Realtime observation of chemical processes using time-resolved spectroscopy

Chemistry is the scientific study on transformation of materials; however, it is generally difficult to track the transformation processes in realtime and we usually infer the processes from the examination before and after the transformation. This is because molecular transformation takes place very quickly via non-thermal equilibrium states, which is difficult to treat with theories in physics. Nevertheless, if such processes can be precisely analyzed in realtime, our knowledge of chemical reactions and functional materials would be much better and their designs would be much easier. To this end, we have been developing a variety of ultrafast spectroscopic systems which enable us to observe the processes in realtime in many important materials in terms of basic science and applications and challenging to elucidate the processes in these materials in detail. Below, our recent research topics are briefly introduced.

Organic luminescent materials

Organic compounds made of light elements such as carbon, oxygen, and sulfur can be easily designed and exhibit a variety of optical functions, for example, thermally activated delayed fluorescence and room-temperature phosphorescence. Their mechanisms are, however, very complicated and are not easily revealed. Using our time-resolved infrared vibrational spectroscopy and other complementary measurement systems, we are exploring their photo-excited processes in solution and in solids in terms of structural dynamics.

  • M. Saigo, et al. J. Phys. Chem. Lett., 10, 2475-2480 (2019).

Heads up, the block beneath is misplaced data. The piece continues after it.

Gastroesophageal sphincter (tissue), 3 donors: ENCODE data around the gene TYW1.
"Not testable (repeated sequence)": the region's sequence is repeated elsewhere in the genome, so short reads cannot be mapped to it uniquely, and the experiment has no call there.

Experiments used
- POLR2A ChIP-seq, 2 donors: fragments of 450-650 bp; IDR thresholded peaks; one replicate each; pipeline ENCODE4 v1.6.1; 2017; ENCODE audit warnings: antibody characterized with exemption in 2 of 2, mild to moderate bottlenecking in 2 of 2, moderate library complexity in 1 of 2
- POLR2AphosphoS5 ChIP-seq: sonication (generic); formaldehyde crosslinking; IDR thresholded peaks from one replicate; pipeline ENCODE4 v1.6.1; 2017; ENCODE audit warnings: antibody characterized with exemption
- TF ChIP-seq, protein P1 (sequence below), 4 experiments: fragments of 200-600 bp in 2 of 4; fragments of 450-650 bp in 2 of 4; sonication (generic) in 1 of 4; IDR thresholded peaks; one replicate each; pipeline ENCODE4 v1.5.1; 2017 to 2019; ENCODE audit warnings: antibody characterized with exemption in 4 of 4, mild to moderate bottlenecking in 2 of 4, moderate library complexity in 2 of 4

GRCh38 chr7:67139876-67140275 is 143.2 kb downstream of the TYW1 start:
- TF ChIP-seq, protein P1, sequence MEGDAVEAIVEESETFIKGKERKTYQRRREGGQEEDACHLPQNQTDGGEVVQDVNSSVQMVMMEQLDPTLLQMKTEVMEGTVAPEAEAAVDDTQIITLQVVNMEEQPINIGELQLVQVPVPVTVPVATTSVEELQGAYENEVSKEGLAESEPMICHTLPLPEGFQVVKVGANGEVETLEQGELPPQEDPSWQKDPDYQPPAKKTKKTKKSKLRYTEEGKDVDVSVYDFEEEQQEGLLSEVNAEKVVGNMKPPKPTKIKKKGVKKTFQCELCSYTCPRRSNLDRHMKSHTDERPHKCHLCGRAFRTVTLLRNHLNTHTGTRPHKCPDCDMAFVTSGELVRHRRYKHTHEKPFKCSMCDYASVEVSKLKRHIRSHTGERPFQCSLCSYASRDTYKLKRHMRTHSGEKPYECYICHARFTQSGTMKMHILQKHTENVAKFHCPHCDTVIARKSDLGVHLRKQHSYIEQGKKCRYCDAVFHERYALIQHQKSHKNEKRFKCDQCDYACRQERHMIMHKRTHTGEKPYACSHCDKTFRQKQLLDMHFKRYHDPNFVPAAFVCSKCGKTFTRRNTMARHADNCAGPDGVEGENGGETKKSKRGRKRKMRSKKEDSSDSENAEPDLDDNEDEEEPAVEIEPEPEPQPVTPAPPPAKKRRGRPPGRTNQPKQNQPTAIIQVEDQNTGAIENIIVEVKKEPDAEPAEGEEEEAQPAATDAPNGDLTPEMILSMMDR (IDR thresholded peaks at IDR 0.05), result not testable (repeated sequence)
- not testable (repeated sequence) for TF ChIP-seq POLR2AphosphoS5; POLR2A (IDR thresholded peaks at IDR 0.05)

• Y. Shimoda, et al. J. Chem. Phys. 153, 204702 (2020).
  • R. Koninti, et al. J. Phys. Chem. C, 125, 17392-17399 (2021).
  • T. Ryu, et al. Chem. Phys. Lett. 809 140155 (2022).

Rare earth emitters

Since trivalent lanthanide ions exhibit luminescence with high color purity derived from the 4f-4f transitions, they are expected to be used as luminescent materials in various applications. In order to obtain efficient emission from lanthanides with low absorption coefficients, highly efficient luminescent complexes using energy transfer from organic ligands with high absorption coefficients have been developed. Nevertheless, their luminescence mechanisms are elusive and design strategies for highly efficient luminescent complexes have not been established yet. We are challenging these problems using our various ultrafast spectroscopy systems.

  • S. Miyazaki, J. Phys. Chem. A, 124, 6601-6606 (2020).

Transition metal complexes

Transition metal complexes are widely used in photofunctional materials, such as artificial photosynthesis, organic solar cells, fluorescent probes, and organic photosynthesis, as key components. We have been investigating the photo-excited processes in these metal complexes using mainly time-resolved infrared vibrational spectroscopy and revealing a lot of fundamental processes that play important roles in functional materials.

  • T. Mukuta, et al. Inorg. Chem. 53, 2481 (2014).
  • S. Tanaka, et al. J. Photochem. Photobio. A: Chem. 313, 87 (2015).
  • T. Mukuta, et al. ChemistrySelect, 1, 2802 (2016).
  • S. Tanaka, et al. Chem. Phys. Lett. 662, 120 (2016).
  • T. Mukuta, et al. Inorg. Chem. 56, 3404 (2017).
  • Y. Shimoda, et al. Inorg. Chem., 60, 7773-7784 (2021).
Laboratory of Spectrochemistry, Kyushu University
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